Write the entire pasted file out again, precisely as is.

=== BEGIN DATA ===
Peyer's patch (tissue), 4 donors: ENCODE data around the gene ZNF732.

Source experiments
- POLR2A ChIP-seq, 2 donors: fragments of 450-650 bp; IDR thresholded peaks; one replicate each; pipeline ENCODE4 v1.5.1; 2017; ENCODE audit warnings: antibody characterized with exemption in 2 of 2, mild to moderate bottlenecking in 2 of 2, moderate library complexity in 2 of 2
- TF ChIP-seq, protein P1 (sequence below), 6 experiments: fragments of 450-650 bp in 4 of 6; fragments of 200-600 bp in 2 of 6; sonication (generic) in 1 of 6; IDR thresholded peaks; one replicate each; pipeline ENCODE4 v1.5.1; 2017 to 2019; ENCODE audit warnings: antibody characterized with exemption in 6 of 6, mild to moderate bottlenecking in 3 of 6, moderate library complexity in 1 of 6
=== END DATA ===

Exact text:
Peyer's patch (tissue), 4 donors: ENCODE data around the gene ZNF732.

Source experiments
- POLR2A ChIP-seq, 2 donors: fragments of 450-650 bp; IDR thresholded peaks; one replicate each; pipeline ENCODE4 v1.5.1; 2017; ENCODE audit warnings: antibody characterized with exemption in 2 of 2, mild to moderate bottlenecking in 2 of 2, moderate library complexity in 2 of 2
- TF ChIP-seq, protein P1 (sequence below), 6 experiments: fragments of 450-650 bp in 4 of 6; fragments of 200-600 bp in 2 of 6; sonication (generic) in 1 of 6; IDR thresholded peaks; one replicate each; pipeline ENCODE4 v1.5.1; 2017 to 2019; ENCODE audit warnings: antibody characterized with exemption in 6 of 6, mild to moderate bottlenecking in 3 of 6, moderate library complexity in 1 of 6